Bird flu (avian influenza)

Bird flu is caused by a type of influenza virus that rarely infects humans. More than a dozen types of bird flu have been identified, including the two strains that have most recently infected humans — H5N1 and H7N9. When bird flu does strike humans, it can be deadly.

In recent years, outbreaks of bird flu have occurred in Asia, Africa and parts of Europe. Most people who have developed symptoms of bird flu have had close contact with sick birds. In a few cases, bird flu has passed from one person to another.

Health officials worry that a global outbreak could occur if a bird flu virus mutates into a form that transmits more easily from person to person. Researchers are working on vaccines to help protect people from bird flu.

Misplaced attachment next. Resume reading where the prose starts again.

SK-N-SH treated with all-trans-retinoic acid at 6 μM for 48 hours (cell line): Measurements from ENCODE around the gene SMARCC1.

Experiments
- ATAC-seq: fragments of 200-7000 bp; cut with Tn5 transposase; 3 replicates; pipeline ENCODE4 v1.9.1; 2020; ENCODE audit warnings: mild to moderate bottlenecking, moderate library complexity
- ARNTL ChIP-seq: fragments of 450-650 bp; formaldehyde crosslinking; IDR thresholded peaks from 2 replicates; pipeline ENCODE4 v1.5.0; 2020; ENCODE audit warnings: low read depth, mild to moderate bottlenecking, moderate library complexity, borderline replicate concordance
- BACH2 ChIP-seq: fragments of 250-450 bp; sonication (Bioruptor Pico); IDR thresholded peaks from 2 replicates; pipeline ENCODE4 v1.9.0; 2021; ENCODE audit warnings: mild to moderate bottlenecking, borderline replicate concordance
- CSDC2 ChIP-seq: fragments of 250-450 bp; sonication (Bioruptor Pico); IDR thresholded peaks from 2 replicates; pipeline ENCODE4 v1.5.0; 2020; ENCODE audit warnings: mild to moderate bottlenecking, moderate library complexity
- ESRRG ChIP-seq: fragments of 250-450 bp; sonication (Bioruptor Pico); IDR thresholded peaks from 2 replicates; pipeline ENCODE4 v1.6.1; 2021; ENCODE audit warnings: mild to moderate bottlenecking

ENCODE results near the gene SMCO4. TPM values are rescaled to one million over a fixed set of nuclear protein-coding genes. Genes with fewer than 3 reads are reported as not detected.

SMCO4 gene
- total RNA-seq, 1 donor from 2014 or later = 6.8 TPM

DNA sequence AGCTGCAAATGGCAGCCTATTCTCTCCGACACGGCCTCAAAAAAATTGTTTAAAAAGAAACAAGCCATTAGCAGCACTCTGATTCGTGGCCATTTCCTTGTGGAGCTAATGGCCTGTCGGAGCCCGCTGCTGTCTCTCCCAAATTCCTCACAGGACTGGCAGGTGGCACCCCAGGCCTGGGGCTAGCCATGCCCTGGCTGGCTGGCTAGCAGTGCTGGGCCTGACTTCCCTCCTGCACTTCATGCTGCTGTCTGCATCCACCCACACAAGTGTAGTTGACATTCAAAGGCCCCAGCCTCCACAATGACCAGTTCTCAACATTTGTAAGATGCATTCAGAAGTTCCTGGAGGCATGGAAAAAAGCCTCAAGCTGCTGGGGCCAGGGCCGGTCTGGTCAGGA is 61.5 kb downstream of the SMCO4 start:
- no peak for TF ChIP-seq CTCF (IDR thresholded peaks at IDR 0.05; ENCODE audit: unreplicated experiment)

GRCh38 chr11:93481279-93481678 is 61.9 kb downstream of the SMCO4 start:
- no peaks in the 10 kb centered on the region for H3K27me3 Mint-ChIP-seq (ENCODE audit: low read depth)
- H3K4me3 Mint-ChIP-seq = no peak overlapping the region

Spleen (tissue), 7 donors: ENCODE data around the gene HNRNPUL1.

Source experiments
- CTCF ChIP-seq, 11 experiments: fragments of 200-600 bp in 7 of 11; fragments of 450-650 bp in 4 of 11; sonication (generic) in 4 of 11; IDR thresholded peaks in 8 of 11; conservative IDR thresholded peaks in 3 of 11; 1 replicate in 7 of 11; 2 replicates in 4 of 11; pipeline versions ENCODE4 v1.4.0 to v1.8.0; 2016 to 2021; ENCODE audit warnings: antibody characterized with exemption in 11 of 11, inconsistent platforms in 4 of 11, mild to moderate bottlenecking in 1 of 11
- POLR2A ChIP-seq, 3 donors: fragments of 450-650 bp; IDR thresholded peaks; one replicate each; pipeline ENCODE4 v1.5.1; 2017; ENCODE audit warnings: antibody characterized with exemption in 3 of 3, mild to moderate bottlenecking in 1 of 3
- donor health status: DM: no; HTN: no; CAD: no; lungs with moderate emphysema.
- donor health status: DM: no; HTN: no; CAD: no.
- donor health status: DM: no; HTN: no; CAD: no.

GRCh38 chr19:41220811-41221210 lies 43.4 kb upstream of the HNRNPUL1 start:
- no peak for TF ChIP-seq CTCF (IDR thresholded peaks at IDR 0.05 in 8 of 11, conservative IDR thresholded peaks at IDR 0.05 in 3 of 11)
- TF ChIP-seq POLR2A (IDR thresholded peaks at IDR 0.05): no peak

Symptoms Causes Risk factors Complications Prevention

Signs and symptoms of bird flu may begin within two to eight days of infection, depending on the type. In most cases, they resemble those of conventional influenza, including:

  • Cough
  • Fever
  • Sore throat
  • Muscle aches
  • Headache
  • Shortness of breath

Some people also experience nausea, vomiting or diarrhea. And in a few cases, a mild eye infection (conjunctivitis) is the only indication of the disease.

When to see a doctor

See your doctor immediately if you develop a fever, cough and body aches and have recently traveled to a part of the world where bird flu occurs. Be sure to let your doctor know if you visited any farms or open-air markets.

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